By Spencer Spellman, Blog Contributor
The calendar may say that we’re officially one month into winter, but winter came a long time ago to California. And that couldn’t be anymore evident then at California’s ski resorts, where most of them have already surpassed their total snowfalls for all of last year. But while many travelers may associate Lake Tahoe with skiing in California, it’s actually a couple hours south of Lake Tahoe, at Mammoth Mountain, where you can find California’s highest ski mountain summit, and one of the longest ski seasons in North America. So today I’m bringing you a winter ski guide to Mammoth Lakes, California.
The food and drink action in Mammoth Lakes really goes down at the Village at Mammoth. Here you’ll find a number of restaurants within a short walk of one another, including Smokeyard BBQ & Chop Shop for barbecue, Campo for Italian, and Toomey’s for a little bit of everything. A few minutes down from the Village at Mammoth is Old Mammoth Road, which has a number of local spots, including Mammoth Tavern, Jimmy’s Taverna, Mammoth Rock Brasserie, Giovanni’s (for pizza), Roberto’s Mexican Café (get the lobster or duck burrito), and The Stove Restaurant, which is a classic ski-town greasy spoon.
On Mammoth Mountain itself, most of the ski lodges have a food court (and other restaurants), though my favorite dining option while between runs is Little Mill, a snowcat-turned-food truck serving barbecue and beer (yes, please). For an après-ski meal after a day on the slopes, there’s Austria Hof, just beyond the Canyon Lodge parking lot, and featuring everything from wild game, like elk, to a selection of German specialties, such as pork cutlet, spaetzle, and a sampling of different sausages.
The après-ski scene at Mammoth Mountain starts with craft, beginning with craft cocktails (and good food) at 53 Kitchen & Cocktails at the village, featuring a variety of their own signature cocktails, happy hour daily from 3 p.m. to 5 p.m., and live music on the weekends. Just down the street from the Village at Mammoth is long-standing local brewery, Mammoth Brewing, which features a long list of year-round, seasonal, and barrel-aged beers, as well as a dining room. Recently opened is Black Doubt Brewing, a nano-brewery, which regularly rotates its beers so that every time you visit, you could try something completely different.
On Mammoth Mountain itself, there are a few truly après-ski bars, including Tusks, which is slopeside at the Main Lodge, and Steeps, which is mid-mountain at McCoy Station. Located across from the village gondola is the Clocktower Cellar Pub, highlighted by a rotating craft beer selection and more than 150 different types of whiskey (yes, 150).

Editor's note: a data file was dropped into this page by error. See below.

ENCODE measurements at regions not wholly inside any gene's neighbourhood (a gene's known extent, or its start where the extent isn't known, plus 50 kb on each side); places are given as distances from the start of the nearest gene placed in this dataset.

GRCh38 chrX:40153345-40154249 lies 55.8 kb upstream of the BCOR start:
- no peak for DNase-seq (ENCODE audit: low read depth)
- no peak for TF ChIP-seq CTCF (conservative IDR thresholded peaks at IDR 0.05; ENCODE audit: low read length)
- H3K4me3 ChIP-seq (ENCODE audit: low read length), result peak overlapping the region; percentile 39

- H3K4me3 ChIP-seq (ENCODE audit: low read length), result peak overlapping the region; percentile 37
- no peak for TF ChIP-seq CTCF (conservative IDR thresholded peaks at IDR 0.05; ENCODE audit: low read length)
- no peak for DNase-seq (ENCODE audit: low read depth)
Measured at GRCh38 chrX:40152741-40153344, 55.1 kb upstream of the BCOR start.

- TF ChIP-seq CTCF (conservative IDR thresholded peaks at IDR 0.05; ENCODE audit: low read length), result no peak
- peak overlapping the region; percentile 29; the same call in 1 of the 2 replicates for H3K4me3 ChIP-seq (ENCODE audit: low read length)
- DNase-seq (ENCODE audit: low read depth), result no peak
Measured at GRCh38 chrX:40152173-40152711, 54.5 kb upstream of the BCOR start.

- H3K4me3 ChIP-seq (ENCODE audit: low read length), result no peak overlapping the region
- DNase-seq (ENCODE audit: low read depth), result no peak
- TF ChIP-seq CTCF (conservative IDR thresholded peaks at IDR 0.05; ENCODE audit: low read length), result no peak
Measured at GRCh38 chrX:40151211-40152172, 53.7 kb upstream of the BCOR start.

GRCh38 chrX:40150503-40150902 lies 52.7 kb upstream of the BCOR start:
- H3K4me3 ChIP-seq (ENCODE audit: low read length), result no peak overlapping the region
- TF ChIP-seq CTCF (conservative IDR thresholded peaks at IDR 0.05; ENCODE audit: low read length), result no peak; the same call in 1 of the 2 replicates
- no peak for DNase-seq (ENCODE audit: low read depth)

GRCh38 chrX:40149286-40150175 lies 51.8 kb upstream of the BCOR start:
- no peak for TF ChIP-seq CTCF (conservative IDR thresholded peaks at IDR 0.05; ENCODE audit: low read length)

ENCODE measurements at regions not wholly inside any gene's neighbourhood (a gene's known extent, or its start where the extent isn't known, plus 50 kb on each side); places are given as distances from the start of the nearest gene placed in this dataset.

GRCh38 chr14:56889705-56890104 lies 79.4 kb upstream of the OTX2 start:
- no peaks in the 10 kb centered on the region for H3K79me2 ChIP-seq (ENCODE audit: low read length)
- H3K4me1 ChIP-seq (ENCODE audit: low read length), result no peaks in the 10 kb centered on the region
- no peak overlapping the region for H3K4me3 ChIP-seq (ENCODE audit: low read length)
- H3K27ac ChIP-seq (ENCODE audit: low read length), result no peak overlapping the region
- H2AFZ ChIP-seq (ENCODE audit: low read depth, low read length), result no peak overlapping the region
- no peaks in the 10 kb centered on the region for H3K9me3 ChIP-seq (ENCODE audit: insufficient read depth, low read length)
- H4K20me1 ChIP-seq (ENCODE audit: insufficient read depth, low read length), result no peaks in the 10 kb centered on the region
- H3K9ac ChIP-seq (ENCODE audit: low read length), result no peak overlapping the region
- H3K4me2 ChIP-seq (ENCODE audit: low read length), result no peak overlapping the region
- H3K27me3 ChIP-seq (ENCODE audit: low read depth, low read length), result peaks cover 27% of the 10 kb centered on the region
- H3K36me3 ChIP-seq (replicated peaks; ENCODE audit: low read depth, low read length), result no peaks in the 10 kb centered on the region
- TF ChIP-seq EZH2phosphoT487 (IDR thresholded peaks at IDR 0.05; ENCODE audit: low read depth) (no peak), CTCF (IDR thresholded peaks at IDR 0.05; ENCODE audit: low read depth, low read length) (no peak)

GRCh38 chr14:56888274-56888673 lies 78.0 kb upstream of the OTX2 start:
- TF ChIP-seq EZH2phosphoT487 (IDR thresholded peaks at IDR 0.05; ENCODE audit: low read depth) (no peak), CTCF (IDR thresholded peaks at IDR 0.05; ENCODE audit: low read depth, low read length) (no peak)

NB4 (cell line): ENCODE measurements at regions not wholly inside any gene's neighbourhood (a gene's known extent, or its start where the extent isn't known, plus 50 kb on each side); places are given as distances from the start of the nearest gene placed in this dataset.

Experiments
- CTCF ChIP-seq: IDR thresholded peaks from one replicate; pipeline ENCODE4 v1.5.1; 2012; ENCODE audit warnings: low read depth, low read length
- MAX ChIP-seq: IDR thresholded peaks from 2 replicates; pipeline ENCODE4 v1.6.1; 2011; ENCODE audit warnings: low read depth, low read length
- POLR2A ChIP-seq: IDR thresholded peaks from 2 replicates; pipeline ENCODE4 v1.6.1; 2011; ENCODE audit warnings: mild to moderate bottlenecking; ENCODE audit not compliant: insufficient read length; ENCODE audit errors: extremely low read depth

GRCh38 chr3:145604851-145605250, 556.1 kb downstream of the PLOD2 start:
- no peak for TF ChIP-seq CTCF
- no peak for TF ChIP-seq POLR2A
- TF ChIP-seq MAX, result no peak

First and foremost, playing at Mammoth Lakes begins on Mammoth Mountain, featuring the highest ski mountain summit in California (11,053 feet), 3,500 acres of skiable terrain, 150 named trails, and 28 lifts. For experienced skiers, Mammoth Mountain is renowned for its terrain parks, featuring 9 terrain parks, acres of bowls, and a mini pipe, with some of the features recently used for the US Grand Prix of Snowboarding and Freeskiing. However, Mammoth Mountain is also great for beginners, with 25% beginner and 40% intermediate runs. Perhaps the biggest benefit is that on a good snow year, Mammoth Mountain can be open until June, whereas other California ski resorts may close in April.
Unique to Mammoth Mountain is the Tamarack Cross Country Ski Center, which features 20 miles of groomed trails that meander through the Mammoth Lakes Basin. Additionally, the center offers lessons and ski rentals. The area is great for non-skiers, too, featuring a snowshoe path that winds past Twin Lakes and Lake Mary. Beyond the ski area, Mammoth Lakes has a variety of other great adventures, such as snowmobiling and exploring any number of the area’s hot springs.
Travelers have nearly 2,000 different HomeAway rentals to choose from in Mammoth Lakes, from log cabins to top-floor homes in the Village at Mammoth to ski-in/ski-out chalets. Traveling with five friends (and a baby), we opted for one of the Solstice condos in Mammoth Lakes, which is a small community of town homes just off Mammoth Lakes’ free shuttle route, and just minutes from the Village at Mammoth and Eagle Lodge. Here we had a multi-level home, kitchen balcony with a grill, fireplace, and community hot tub. Burger and game night for the win!
Generally speaking, I’d recommend choosing your HomeAway vacation rental based on where you plan on spending most of your time. Staying in or around the Village at Mammoth means that you’ll largely be able to get around without a car, thanks to the convenience to the gondola, free shuttle, and nearby restaurants and bars. Places like Solstice, are a little bit more offbeat, but are typically convenient to any number of Mammoth Lakes shuttle routes. Bonus points that the shuttle is free to use.